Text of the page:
It's been a long time coming, but League of Legends has been deemed a professional sport by the US government. Riot Games has been campaigning for some time now for LoL pro players to be granted this beneficial status, but it's so much more than just a title.
We’re not above cracking a joke or two about Korea’s near-fanatical obsession with Blizzard’s RTS opus StarCraft, but over there, the game’s no laughing matter. It is, for all intents and purposes, a sport. And where there’s sport, there’s money to be made. And where there’s money and sports, you can bet that there’s illegal betting. Turns out, though, that even Korea’s biggest StarCraft pros are in on it. That’s right: the whole thing’s rigged.
Among other things, various pros have been purposefully losing matches and leaking their teams’ replay files to illegal gambling groups. Think that’s bad? The rabbit hole runs deeper.
“Apparently, retired pro gamers, a former pro gamer coach, a former match announcer and a pro gaming scene reporter brought out their address books and contact lists to play a large part in the deals being made. Coaching staff and camp directors are also implicated, allegedly taking money for charging player entry fees,” gaming site GamePron explained.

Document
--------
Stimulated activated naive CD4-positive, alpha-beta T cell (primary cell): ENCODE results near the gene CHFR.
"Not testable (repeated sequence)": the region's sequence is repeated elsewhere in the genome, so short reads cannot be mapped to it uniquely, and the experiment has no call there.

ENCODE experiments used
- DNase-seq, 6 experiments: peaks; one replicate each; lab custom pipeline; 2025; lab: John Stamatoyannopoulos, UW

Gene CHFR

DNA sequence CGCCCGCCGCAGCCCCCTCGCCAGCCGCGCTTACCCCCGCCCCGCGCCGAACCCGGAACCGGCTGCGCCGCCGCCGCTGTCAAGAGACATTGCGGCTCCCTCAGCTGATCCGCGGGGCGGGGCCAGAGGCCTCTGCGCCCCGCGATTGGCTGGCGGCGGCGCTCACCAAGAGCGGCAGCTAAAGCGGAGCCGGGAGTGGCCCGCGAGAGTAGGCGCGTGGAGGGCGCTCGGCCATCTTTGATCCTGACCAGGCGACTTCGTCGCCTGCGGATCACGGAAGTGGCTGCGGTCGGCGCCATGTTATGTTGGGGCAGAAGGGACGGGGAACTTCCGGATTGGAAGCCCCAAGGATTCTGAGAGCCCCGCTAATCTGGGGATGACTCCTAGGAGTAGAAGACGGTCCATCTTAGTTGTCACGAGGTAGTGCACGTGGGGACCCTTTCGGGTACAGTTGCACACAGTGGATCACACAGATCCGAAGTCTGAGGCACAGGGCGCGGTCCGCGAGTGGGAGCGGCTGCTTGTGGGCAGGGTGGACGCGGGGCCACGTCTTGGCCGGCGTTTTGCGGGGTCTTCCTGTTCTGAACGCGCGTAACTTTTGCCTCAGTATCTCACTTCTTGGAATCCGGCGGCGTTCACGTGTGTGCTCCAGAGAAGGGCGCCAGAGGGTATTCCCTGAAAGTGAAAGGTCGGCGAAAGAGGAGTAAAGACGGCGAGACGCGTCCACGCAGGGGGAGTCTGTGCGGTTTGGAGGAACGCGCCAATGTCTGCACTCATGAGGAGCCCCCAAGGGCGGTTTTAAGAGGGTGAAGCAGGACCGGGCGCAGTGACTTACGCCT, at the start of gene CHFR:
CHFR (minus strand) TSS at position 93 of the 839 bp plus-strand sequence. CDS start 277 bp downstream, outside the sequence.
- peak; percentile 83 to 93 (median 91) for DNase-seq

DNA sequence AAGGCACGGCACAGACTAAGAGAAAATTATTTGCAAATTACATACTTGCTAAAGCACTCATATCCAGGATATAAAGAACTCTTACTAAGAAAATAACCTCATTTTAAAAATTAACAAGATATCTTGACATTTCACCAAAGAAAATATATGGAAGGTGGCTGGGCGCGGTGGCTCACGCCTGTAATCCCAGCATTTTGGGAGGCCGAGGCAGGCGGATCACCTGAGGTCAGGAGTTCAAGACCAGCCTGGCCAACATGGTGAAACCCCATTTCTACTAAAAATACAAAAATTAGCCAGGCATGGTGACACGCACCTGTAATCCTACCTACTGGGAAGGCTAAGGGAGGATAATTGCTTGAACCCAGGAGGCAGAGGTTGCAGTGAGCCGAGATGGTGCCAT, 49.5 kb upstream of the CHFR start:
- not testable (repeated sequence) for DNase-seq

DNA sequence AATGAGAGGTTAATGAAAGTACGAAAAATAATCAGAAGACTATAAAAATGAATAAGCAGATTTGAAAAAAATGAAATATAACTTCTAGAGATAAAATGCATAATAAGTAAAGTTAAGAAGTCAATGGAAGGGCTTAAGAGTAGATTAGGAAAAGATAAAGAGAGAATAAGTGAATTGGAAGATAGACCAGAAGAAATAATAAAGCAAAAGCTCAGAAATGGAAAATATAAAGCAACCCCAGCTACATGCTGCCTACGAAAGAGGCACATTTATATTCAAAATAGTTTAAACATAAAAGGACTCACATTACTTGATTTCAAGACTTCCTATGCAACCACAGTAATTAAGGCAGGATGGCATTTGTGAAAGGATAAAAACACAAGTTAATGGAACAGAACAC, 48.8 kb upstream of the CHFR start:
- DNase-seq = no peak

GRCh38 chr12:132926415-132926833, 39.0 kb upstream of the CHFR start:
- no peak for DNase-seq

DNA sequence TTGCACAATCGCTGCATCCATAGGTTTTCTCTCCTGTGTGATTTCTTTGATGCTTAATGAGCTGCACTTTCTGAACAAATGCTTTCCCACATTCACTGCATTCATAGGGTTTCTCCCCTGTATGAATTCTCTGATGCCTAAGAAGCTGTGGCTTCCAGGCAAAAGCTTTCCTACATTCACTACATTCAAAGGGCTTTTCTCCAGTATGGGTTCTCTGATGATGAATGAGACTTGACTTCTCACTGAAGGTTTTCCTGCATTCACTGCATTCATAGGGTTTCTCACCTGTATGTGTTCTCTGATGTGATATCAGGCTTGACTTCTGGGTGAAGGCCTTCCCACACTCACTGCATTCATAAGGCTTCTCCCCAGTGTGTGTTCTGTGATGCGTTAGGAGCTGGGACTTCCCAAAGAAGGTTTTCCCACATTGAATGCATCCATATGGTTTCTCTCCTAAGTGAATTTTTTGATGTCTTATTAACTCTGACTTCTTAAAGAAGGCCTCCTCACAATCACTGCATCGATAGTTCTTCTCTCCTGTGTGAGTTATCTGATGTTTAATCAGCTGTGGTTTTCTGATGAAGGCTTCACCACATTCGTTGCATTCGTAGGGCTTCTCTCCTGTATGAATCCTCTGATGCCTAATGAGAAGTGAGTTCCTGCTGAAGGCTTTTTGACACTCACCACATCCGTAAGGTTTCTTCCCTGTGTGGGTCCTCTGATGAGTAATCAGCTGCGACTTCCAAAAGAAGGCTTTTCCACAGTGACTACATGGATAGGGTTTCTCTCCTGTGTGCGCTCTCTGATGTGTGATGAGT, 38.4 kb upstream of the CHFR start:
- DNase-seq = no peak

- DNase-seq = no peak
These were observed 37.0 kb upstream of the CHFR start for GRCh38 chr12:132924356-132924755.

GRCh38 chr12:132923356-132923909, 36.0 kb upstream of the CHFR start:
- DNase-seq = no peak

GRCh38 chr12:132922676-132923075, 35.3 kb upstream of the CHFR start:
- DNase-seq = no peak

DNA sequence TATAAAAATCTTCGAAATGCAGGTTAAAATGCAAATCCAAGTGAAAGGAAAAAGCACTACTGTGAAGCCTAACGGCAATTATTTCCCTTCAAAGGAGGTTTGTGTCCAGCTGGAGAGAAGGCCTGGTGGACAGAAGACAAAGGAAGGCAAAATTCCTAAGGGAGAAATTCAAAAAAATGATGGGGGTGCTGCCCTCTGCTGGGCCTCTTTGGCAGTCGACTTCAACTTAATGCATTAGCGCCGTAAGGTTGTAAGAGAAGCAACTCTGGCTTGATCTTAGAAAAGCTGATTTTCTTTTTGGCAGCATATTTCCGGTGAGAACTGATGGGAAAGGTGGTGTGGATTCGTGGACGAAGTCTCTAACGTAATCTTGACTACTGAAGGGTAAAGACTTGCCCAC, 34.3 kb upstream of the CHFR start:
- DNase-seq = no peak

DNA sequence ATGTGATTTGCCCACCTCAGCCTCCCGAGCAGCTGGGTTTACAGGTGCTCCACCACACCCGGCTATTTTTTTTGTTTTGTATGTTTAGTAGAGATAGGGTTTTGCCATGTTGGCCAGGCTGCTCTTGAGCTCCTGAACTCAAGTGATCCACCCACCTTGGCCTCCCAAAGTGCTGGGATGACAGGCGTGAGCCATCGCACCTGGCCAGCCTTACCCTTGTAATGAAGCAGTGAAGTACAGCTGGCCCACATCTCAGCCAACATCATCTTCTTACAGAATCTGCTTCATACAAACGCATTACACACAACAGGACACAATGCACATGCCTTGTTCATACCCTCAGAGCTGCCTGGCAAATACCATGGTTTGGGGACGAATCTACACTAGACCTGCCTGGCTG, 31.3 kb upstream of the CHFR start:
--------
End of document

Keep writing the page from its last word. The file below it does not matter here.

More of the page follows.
Worse still, even E-Sports organizers have been tempted by the unscrupulous, though assuredly lucrative pie on the windowsill – going so far as to call a conference that considered coexistence with illegal betting sites.
Despite Korea’s human rights law – which forbids the release of criminals’ names – a list of suspected cheaters has found its way onto the Internet. Among others, the list includes “sAviOr” and “EffOrt” – both of whom were BlizzCon StarCraft champions in the past.
It’s a shame, too. Blizzard’s patched StarCraft again and again over the years, always aiming to perfect its incredibly tricky three-way balancing act. You can’t patch out illegal betting rings, though. Shame, that.
All right, newblet. You’ve eaten your dog food in Wolfenstein 3D, done your spirit quest in Prey, and even managed to set up a bomb or two in Counter-Strike. If first-person shooters were massively multiplayer role-playing games, that might qualify you to step out of the kindergarten zone. Maybe. The big leagues of head shots, m-m-m-monster kills, and first-person-shooter fragfests have no room for subpar playing performance.